Much has been written about the extent to which the workplace is organized around extroverts. They tend to be more aggressive and speak up in meetings. They’re more likely to make the pitch or presentation. And as a result, they’re often favored by management and peers.
In Quiet: The Power of Introverts in a World that Can’t Stop Talking, Susan Cain makes the case that our collective extrovert bias hurts not just introverts – but the wider economy. Savvy executives know that the extrovert bias also hurts organizations and teams.
Unlocking the potential of introverts is an organizational challenge that, according to Cain, took root in the shift from an “agricultural society into the world of big business.” That’s when “it really became the case that to stand out and succeed in a company, with people that you had never met before, the quality of being very magnetic, very charismatic in a job interview suddenly became very important.”
It’s a phenomenon that was exacerbated by the leadership factories of the 20th century. A subset of aspiring managers were tagged as “high potential” and sent away to elite business schools like Harvard, Wharton, and MIT to improve their leadership skills and executive presence. Introverts were relegated to the back bench.
Central to Cain’s concern is the concept of “New Groupthink” – which assumes “creative moments and productivity” stem from the sort of “chance encounters” among “circulating” extroverts within modern organizations. It’s a value system that crowds out the time and space necessary for “deep thought,” “focus” and work spaces where individuals can’t be interrupted. “Solitude,” according to Cain, is an “equally a crucial ingredient of creativity.” Organizations need both solitude “and the chance encounters.”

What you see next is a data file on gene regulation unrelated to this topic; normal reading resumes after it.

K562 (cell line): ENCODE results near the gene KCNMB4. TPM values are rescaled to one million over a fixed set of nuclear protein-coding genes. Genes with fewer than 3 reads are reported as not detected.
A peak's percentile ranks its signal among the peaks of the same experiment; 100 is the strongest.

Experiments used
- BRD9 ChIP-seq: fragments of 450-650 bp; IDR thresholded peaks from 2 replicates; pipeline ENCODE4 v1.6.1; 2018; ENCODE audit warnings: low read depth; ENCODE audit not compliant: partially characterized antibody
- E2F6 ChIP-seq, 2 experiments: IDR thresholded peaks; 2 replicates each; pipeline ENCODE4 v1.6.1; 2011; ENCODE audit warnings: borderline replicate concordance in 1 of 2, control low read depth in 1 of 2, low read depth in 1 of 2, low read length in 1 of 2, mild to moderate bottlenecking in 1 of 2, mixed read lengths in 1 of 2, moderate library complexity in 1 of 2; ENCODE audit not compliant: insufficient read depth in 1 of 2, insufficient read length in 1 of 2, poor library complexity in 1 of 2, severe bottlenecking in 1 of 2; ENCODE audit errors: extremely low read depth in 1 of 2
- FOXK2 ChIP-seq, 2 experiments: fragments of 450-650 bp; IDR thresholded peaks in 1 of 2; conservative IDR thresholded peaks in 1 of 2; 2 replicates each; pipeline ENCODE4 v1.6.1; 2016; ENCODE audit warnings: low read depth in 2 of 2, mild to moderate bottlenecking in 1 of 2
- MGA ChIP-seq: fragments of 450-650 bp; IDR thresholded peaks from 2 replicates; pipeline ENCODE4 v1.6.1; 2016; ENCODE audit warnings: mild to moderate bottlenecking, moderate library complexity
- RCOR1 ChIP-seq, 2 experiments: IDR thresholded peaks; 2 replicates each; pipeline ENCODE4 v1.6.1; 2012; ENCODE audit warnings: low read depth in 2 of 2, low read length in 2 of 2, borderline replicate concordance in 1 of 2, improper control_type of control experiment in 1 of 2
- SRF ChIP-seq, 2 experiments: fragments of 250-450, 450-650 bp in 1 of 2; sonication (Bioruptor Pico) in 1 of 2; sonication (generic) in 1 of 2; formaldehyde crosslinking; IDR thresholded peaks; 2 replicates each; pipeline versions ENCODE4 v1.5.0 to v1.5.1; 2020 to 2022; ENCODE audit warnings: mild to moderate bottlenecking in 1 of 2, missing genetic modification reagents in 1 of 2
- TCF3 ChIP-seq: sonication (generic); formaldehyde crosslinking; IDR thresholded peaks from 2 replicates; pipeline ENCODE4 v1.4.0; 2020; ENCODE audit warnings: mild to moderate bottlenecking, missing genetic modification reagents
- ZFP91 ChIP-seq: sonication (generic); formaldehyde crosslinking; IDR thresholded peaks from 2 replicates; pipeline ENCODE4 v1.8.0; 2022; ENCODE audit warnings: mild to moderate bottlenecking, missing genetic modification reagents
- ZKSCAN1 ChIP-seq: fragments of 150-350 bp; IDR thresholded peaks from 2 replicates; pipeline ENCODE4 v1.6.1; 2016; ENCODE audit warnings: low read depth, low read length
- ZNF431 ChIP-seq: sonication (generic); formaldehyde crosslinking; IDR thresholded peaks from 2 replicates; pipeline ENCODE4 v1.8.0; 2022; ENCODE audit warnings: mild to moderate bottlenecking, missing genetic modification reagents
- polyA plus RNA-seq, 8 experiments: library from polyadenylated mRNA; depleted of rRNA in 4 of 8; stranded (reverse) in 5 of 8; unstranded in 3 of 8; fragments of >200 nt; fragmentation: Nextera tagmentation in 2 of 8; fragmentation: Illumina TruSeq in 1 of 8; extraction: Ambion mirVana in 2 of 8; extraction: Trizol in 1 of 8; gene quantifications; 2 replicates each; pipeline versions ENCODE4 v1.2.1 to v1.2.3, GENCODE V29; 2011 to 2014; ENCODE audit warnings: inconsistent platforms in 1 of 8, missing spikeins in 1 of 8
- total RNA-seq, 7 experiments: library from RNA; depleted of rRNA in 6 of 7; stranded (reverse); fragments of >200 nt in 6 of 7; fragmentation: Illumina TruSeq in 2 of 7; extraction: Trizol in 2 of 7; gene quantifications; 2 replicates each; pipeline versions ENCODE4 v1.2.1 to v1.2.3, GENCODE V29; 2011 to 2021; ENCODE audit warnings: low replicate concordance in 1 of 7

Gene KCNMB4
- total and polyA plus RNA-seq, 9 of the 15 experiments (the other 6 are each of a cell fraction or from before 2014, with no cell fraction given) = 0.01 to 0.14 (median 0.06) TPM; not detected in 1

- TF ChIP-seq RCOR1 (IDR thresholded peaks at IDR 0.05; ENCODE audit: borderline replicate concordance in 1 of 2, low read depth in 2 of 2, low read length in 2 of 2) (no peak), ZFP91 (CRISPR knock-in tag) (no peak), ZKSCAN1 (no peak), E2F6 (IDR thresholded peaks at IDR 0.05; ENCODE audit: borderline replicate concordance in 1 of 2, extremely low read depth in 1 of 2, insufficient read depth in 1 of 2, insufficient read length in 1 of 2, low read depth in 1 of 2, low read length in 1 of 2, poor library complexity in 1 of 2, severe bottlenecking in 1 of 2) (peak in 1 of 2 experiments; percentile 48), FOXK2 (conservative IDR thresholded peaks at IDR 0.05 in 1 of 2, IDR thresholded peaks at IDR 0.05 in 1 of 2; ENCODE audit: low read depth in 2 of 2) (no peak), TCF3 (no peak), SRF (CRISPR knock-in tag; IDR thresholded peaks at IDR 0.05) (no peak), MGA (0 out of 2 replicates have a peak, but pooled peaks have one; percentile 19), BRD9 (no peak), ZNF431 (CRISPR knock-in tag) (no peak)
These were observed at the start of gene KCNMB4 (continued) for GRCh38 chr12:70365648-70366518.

Unlocking the collective genius for all employees is, of course, a challenge that is accelerating in today’s fast-moving corporate environment. Businesses are reorganized every 12-18 months. Managers jockey for new roles and positions. Strategies are adopted and implemented at breakneck pace. And in an ironic twist, increasingly diverse organizations (with grandiose public commitments to inclusion) often perpetuate a paradigm for strategy development that is anything but. And it’s not just introverts whose opinions are overlooked. Should we be surprised that over 70% of strategies fail?
In Augmented Management Intelligence: Can Robots Bring Humanity Back into the Workplace I explain how the convergence of mobile computing, AI, and predictive analytics has fueled the development of a new category of “Organizational Learning Systems” that equip executives with the tools to deploy, track, and manage the implementation of strategy by drawing out insights from an increasingly diverse workforce–with different communications styles.
An Organizational Learning System connects people together in purpose built groups to solve problems, capture and share knowledge, generate ideas, learn from each other—and from experts. It blends the best of eLearning, enterprise collaboration, social, and mobile tools. It draws upon AI and machine learning to generate early warnings and deep analytics that enable leaders to understand how strategies are received — and make adjustments as they implement them.
Because when employees engage in a structured conversation online, they’re all equal – introverts, extroverts, regardless of age, rank, language or geographic region. And digitizing processes like ‘idea tournaments” reduces the risk of the New Groupthink by allowing team members to guard solitude — and engage on their own terms. Its why companies like Walmart, J&J, and Boston Scientific are now using the an organizational learning system to give voice to — and create pathways for — tens of thousands of employees worldwide.
Would you rather have a game-plan that was developed only by the top 10 people in the company or one in which the top 10 then pressure-tested it with 1,000’s of employees weighing the pros and cons of each initiative — thinking about strengths and weaknesses of the firm, and summarizing the key potential barriers that could thwart success? Strategies only get better when pressure-tested by the “wisdom-of-the-crowd.” True leaders invite every brain into the game, and give everyone a voice.